6. Helps In Weight Loss
Heightened sexual activity increases the blood flow throughout the body and gets your heart pumping. Sex is a form of rigorous exercise and is more fun than burning calories at the gym. Although you may not burn as many calories, it sure helps in weight loss. According to a study, a man in his mid-30s might burn around 21 kilocalories during sexual intercourse.4
7. Alleviates Pain
Another intriguing benefit of sex is that it can help overcome pain. Pain and pleasure are felt in certain parts of the brain and sex is a great way to get your mind off the pain. Sexual activity causes the hormone oxytocin to be released in your body, which helps reduce pain. In an experiment conducted on volunteers who inhaled oxytocin vapor and then had their fingers pricked with a needle experienced only half as much pain as others who did not inhale any oxytocin.5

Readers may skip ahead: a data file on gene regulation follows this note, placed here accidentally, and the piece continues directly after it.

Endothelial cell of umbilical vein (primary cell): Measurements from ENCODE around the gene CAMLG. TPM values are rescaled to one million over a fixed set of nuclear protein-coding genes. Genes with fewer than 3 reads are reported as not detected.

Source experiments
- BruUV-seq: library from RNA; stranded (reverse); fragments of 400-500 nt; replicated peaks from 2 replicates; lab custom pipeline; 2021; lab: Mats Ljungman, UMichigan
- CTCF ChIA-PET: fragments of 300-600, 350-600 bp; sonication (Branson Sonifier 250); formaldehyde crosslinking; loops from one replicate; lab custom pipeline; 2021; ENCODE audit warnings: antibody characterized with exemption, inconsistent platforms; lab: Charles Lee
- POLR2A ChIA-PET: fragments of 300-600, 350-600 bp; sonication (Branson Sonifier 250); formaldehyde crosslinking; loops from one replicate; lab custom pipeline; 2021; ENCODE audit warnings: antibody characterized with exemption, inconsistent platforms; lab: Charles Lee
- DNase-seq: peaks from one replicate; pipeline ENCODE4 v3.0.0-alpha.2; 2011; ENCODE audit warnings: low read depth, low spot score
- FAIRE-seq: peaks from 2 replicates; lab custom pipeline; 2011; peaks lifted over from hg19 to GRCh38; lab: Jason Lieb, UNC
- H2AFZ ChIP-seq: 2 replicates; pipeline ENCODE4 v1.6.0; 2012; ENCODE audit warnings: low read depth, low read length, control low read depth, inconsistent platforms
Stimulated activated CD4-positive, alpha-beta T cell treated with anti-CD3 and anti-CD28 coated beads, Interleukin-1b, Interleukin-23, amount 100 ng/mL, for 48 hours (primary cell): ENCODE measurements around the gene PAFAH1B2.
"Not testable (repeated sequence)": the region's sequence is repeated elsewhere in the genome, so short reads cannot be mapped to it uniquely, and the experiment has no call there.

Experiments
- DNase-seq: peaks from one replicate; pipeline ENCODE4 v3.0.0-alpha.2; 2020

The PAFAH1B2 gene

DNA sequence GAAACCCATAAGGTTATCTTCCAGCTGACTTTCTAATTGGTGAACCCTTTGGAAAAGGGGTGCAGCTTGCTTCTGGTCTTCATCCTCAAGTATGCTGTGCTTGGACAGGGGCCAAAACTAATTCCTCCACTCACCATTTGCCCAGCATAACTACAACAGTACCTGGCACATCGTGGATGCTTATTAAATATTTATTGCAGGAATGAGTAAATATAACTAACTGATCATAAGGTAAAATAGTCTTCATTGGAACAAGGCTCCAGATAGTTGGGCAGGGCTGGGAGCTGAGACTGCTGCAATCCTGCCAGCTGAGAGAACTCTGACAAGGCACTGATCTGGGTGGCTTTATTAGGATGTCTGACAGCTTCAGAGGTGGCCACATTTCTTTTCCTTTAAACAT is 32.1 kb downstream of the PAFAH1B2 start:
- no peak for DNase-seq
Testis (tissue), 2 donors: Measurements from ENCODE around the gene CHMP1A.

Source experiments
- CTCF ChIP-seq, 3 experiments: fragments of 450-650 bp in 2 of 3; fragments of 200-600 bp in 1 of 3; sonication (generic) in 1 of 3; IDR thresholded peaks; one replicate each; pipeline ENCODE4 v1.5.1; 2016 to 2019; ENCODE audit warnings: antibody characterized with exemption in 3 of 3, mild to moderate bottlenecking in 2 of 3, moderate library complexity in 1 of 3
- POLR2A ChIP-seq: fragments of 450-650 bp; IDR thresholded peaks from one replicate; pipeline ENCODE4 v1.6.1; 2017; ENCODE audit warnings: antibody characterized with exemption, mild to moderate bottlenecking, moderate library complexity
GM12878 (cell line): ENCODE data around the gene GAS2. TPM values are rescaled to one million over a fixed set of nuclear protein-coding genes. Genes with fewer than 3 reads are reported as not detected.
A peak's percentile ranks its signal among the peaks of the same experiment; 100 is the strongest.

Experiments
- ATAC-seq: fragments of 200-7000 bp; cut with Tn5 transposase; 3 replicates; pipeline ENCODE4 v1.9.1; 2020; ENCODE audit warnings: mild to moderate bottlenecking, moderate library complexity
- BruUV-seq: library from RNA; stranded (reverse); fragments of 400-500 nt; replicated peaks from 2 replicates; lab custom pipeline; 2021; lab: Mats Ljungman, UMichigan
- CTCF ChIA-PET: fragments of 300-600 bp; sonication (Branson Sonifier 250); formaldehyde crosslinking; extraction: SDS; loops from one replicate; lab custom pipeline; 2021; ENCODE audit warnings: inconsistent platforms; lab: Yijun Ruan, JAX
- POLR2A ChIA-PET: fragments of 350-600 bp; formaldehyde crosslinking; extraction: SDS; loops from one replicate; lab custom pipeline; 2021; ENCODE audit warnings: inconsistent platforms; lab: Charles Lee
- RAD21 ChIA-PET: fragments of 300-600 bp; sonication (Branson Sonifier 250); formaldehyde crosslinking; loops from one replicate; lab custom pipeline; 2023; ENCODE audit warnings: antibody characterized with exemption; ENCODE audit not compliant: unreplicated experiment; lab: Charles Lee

8. Elevates Mood
Sex not only has a beneficial effect on the body but also on the human mind. A good sex session makes you unconditionally happy, which feels more like bliss. This feeling of enhanced happiness lasts long after the sexual activity. A healthy sex life leads to long-term satisfaction with your mental health and enhances your ability to communicate honestly and intimately.
People with an active sex life are less likely to suffer from alexithymia, a personality trait characterized by the inability to express or understand emotions. A healthy sex life also helps maintain a healthy hormone profile, which promotes regular menstrual cycles and decreases negative menopause symptoms.
9. Increases Longevity